"I would personally— well, Sir Arwel has it best. Thank you, Sir," Acwel glances up to the man and smiles politely, before he looks toward Heulwen, smiles at her, and then takes a deep draught from his mug. So ale doesn't go to waste, that is. "By the way, Master Steward: you may have gotten away with this in the past, but my dear betrothed, the Lady Heulwen, Ledgerkeeper of the realm, has quite the sharp mind. She spotted your deception. You should be so unlucky," he grins at the already reddened, mortified man, before he stands up after offering his hand for Wennie to take, to help her to her feet as well. "Enjoy your stays at the stocks, good man."

When the tax collector returns, without the Broughton Knight, Elrick glances over his shoulders to the man who has announced his intentions on taking both men in. The Laverstock releases a sigh before glancing at his companions, voicing his own opinion on the matter, "Sir Arwel, I understand your decision, though I believe it would be beneficial to both His Grace, Lord Robert, and Sir Owin, his vassal, that a scene is avoided." At least one that could possibly implicate the Longhedge vassal directly in this corruption. "How about a compromise, feel free to drag the Steward away, in chains if you feel the need to, but allow me to escort Sir Owin back myself after he has had a moment to gather himself on this sudden enlightenment of a serpent that was hiding so close to his side." This way, those on the streets may whisper rumors that say Sir Owin was part of the investigation, assisting in rooting out the guilty.

Heulwen quietly takes back the paper and stows it into her pouch, rising up when Acwel offers her his arm. She slips her hand into the crook of his elbow and sidles out from behind the bench, bumping into people as she passes with flurry of "pardon mes" and "oh my apologies". She looks back to the steward who has sunk low in his seat and thumped his head on the table, realizing right now that his life as he knows it is over. Her expression is one of almost pity, but this is turned upon Sir Owen - the poor vassal whose reputation could have easily been ruined by the missteps of his employee. "Aye, Sir Elrick, I think that a fine offer. Deference is owed to an otherwise dutiful family. Would that be acceptable, Sir Arwel?"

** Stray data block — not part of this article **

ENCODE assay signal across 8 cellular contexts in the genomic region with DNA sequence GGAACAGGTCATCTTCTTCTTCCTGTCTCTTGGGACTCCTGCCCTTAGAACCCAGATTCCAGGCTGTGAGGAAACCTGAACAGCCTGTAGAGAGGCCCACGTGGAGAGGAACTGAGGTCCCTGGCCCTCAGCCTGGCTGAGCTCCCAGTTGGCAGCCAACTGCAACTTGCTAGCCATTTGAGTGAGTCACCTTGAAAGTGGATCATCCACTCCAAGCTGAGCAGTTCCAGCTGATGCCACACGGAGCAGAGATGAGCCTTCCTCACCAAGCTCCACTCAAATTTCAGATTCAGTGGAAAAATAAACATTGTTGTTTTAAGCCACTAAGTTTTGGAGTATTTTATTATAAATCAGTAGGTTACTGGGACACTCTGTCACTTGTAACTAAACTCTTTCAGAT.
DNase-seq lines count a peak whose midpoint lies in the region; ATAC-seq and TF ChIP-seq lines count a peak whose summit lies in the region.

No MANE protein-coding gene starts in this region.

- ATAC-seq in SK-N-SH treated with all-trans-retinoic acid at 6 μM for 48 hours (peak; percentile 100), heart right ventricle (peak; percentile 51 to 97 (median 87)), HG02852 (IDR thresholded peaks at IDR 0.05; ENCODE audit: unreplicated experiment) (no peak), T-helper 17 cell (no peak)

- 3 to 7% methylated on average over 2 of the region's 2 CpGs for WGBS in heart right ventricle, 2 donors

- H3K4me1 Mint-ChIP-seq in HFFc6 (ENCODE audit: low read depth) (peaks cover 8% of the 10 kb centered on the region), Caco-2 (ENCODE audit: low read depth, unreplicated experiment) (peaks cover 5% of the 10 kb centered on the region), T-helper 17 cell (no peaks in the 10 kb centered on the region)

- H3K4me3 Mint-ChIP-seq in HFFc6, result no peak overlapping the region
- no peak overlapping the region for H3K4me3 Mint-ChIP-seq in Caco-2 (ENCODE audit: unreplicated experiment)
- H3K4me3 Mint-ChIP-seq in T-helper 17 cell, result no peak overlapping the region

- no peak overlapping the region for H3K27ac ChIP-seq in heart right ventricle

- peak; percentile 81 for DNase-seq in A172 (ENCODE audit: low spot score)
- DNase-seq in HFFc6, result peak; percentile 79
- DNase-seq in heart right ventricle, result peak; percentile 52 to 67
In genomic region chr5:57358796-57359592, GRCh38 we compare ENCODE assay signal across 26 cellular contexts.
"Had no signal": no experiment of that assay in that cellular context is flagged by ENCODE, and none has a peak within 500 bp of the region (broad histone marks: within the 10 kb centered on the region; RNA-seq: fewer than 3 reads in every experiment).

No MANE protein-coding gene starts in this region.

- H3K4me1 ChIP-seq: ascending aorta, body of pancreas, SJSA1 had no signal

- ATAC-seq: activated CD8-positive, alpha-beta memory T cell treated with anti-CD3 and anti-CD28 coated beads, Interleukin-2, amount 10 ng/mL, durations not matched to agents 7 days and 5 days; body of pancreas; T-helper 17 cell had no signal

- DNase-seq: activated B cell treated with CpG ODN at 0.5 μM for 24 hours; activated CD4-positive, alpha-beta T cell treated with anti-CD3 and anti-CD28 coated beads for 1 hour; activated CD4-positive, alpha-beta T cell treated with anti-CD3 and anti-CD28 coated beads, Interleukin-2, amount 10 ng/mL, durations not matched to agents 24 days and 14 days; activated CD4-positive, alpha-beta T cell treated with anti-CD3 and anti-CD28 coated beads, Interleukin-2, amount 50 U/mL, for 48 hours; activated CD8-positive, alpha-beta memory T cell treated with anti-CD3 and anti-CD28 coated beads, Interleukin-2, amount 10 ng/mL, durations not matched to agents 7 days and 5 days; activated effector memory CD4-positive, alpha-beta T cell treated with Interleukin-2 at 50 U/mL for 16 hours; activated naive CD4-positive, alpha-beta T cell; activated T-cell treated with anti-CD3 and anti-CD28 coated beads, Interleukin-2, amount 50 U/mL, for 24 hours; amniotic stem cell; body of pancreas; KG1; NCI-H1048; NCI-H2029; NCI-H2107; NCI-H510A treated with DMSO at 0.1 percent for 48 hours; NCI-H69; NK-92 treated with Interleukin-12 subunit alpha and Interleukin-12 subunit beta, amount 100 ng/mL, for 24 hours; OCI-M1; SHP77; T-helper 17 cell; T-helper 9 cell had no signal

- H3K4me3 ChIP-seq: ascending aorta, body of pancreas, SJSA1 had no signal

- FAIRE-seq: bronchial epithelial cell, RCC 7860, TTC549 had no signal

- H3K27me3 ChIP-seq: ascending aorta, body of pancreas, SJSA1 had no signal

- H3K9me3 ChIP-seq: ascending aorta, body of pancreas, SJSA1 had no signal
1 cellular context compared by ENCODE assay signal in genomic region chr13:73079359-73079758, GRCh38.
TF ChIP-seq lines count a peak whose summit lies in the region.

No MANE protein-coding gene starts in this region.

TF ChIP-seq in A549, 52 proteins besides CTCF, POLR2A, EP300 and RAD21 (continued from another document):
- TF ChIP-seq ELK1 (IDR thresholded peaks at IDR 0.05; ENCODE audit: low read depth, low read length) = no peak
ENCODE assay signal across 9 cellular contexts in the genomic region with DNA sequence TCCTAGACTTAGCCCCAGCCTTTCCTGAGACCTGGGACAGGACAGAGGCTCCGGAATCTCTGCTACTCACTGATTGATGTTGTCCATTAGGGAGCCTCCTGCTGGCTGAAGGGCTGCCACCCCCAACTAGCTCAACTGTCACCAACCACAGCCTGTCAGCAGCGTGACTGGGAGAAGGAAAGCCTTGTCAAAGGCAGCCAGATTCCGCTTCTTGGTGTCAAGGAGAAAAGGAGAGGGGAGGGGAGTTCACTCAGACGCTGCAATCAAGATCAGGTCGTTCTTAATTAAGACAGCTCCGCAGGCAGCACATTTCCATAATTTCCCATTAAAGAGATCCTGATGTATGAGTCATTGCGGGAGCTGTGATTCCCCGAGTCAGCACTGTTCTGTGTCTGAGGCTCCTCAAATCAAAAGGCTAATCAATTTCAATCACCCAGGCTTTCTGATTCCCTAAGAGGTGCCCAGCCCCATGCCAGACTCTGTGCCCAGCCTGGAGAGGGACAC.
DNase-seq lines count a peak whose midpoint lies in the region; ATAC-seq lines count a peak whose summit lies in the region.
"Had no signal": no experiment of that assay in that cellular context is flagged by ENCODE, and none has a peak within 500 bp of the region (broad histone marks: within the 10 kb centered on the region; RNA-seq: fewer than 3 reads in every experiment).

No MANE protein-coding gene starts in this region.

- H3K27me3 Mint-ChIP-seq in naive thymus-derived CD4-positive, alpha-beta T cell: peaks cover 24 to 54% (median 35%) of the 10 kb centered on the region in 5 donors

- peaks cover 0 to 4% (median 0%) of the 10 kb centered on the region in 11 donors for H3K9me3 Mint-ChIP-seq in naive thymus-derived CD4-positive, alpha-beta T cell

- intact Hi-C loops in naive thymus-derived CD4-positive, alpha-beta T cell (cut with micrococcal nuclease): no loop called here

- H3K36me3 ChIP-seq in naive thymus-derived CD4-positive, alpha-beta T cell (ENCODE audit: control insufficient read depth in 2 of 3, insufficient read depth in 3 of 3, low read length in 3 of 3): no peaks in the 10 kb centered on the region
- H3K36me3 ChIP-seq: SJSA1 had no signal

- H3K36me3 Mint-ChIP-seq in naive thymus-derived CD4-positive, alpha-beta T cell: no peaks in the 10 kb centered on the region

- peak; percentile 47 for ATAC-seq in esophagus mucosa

Heulwen makes a check for Owin's Steward Reckless at 10, she rolled 19.

Where the matter is resolved, Ailil can breathe easily. Or more easily than before, seeing that no hostilities are about to erupt in a public place packed to the rafters. He ventures further in away from the door, wading towards his seat mates and all that. Or rather the task is ever so important to hold back interested eyes and bodies from intervening while he takes on the business of escort.

The Steward has made a great show of flailing about in misery, rubbing his face and muttering curses before finally throwing himself forward onto the table in a rather pathetic and lamentable display. He lifts his weary head and glances from Arwel to Elrick to Sir Owin, and his body tenses as if perhaps he is about to make a run for it. The knight de Longhedge, however, reaches out to place a hand on the Steward's arm, perhaps having sensed his companion's desire to make a break for it. With a heavy sigh, the Steward rises up and allows Sir Arwel to take him by the arm with a firm, unrelenting grip and push him forward out the door. The crowd parts reluctantly, and while people do begin to turn their heads to watch the display, the lack of proper commotion loses their interest fairly quickly.

Sir Owin rises, too, tossing out a handful of coins onto the table for the drinks. His expression is grim but resigned, and he offers Elrick and Acwel a bow for their courtesy in escorting him in a manner befitting a vassal knight rather than a common criminal. "I thank you for your diligence in seeing to this matter. If he has stolen from the Earl, so too has he stolen from me. I will go with you, and we shall see to it that the situation is rectified. Sirs, my lady." Trying to look as dignified as possible being half-drunk and hastily bandaged, Sir Owin leads the way out the door following in Arwel's wake. This leaves room for the group to follow and return to the castle.

Once back at the castle and safely ensconced in the office, Heulwen throws down the scroll and flops into her chair with a heavy sigh. She gestures for the other knights to have a seat if they so desire while they await the arrival of the Earl's Steward. The young Dinton woman is lost in her own thoughts for the time being, but is startled out of her reverie by the aforementioned man's arrival. He takes one look at Sir Owin and then glances among those gathered before clearing his throat and raising his eyebrows, obviously awaiting explanation. Having done very little to contribute more than being present, Wen waves a hand once more toward Ailil, Acwel, and Elrick, leaving the discourse over their discovery up to the three who worked to uncover the truth. "They have figured it out, Lord Steward."